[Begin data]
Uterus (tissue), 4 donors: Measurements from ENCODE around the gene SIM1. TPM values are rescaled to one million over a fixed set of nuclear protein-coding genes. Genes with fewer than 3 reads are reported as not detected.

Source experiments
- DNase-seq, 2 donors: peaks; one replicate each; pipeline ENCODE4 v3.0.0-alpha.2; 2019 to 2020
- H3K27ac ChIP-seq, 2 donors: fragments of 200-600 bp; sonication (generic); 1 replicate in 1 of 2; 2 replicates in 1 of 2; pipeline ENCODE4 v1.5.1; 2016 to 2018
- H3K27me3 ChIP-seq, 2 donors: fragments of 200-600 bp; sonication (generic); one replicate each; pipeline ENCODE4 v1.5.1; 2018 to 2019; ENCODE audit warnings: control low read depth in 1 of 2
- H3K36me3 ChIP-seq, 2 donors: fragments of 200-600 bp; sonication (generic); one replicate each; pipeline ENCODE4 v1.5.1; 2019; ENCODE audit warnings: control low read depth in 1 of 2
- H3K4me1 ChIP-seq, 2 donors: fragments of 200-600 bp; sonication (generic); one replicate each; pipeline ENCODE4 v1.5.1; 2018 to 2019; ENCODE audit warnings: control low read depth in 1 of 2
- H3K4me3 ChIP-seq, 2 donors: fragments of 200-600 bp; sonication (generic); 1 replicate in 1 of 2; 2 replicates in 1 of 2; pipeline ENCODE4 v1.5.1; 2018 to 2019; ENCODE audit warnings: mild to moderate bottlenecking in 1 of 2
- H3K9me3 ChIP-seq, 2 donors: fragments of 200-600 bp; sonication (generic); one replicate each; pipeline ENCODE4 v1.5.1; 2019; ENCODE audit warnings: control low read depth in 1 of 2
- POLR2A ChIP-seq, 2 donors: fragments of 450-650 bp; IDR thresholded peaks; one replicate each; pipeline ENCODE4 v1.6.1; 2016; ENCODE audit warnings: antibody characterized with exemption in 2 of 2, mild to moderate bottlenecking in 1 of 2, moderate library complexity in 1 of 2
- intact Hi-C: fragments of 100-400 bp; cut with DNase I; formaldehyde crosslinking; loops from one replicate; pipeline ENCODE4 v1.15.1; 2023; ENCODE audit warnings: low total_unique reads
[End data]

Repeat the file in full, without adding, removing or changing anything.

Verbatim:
Uterus (tissue), 4 donors: Measurements from ENCODE around the gene SIM1. TPM values are rescaled to one million over a fixed set of nuclear protein-coding genes. Genes with fewer than 3 reads are reported as not detected.

Source experiments
- DNase-seq, 2 donors: peaks; one replicate each; pipeline ENCODE4 v3.0.0-alpha.2; 2019 to 2020
- H3K27ac ChIP-seq, 2 donors: fragments of 200-600 bp; sonication (generic); 1 replicate in 1 of 2; 2 replicates in 1 of 2; pipeline ENCODE4 v1.5.1; 2016 to 2018
- H3K27me3 ChIP-seq, 2 donors: fragments of 200-600 bp; sonication (generic); one replicate each; pipeline ENCODE4 v1.5.1; 2018 to 2019; ENCODE audit warnings: control low read depth in 1 of 2
- H3K36me3 ChIP-seq, 2 donors: fragments of 200-600 bp; sonication (generic); one replicate each; pipeline ENCODE4 v1.5.1; 2019; ENCODE audit warnings: control low read depth in 1 of 2
- H3K4me1 ChIP-seq, 2 donors: fragments of 200-600 bp; sonication (generic); one replicate each; pipeline ENCODE4 v1.5.1; 2018 to 2019; ENCODE audit warnings: control low read depth in 1 of 2
- H3K4me3 ChIP-seq, 2 donors: fragments of 200-600 bp; sonication (generic); 1 replicate in 1 of 2; 2 replicates in 1 of 2; pipeline ENCODE4 v1.5.1; 2018 to 2019; ENCODE audit warnings: mild to moderate bottlenecking in 1 of 2
- H3K9me3 ChIP-seq, 2 donors: fragments of 200-600 bp; sonication (generic); one replicate each; pipeline ENCODE4 v1.5.1; 2019; ENCODE audit warnings: control low read depth in 1 of 2
- POLR2A ChIP-seq, 2 donors: fragments of 450-650 bp; IDR thresholded peaks; one replicate each; pipeline ENCODE4 v1.6.1; 2016; ENCODE audit warnings: antibody characterized with exemption in 2 of 2, mild to moderate bottlenecking in 1 of 2, moderate library complexity in 1 of 2
- intact Hi-C: fragments of 100-400 bp; cut with DNase I; formaldehyde crosslinking; loops from one replicate; pipeline ENCODE4 v1.15.1; 2023; ENCODE audit warnings: low total_unique reads